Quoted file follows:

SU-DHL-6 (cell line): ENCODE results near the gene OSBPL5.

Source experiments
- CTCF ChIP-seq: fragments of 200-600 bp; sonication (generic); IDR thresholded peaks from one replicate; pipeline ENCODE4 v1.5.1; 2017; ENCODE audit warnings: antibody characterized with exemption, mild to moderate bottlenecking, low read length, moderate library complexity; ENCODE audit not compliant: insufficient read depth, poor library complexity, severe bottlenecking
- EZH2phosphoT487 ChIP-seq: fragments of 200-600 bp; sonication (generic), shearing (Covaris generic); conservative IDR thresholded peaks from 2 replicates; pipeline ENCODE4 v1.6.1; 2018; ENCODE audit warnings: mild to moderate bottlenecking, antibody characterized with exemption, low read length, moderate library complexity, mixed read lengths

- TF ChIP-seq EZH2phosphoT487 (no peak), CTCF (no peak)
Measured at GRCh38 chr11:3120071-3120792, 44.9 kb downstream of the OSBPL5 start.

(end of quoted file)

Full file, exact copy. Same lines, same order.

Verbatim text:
SU-DHL-6 (cell line): ENCODE results near the gene OSBPL5.

Source experiments
- CTCF ChIP-seq: fragments of 200-600 bp; sonication (generic); IDR thresholded peaks from one replicate; pipeline ENCODE4 v1.5.1; 2017; ENCODE audit warnings: antibody characterized with exemption, mild to moderate bottlenecking, low read length, moderate library complexity; ENCODE audit not compliant: insufficient read depth, poor library complexity, severe bottlenecking
- EZH2phosphoT487 ChIP-seq: fragments of 200-600 bp; sonication (generic), shearing (Covaris generic); conservative IDR thresholded peaks from 2 replicates; pipeline ENCODE4 v1.6.1; 2018; ENCODE audit warnings: mild to moderate bottlenecking, antibody characterized with exemption, low read length, moderate library complexity, mixed read lengths

- TF ChIP-seq EZH2phosphoT487 (no peak), CTCF (no peak)
Measured at GRCh38 chr11:3120071-3120792, 44.9 kb downstream of the OSBPL5 start.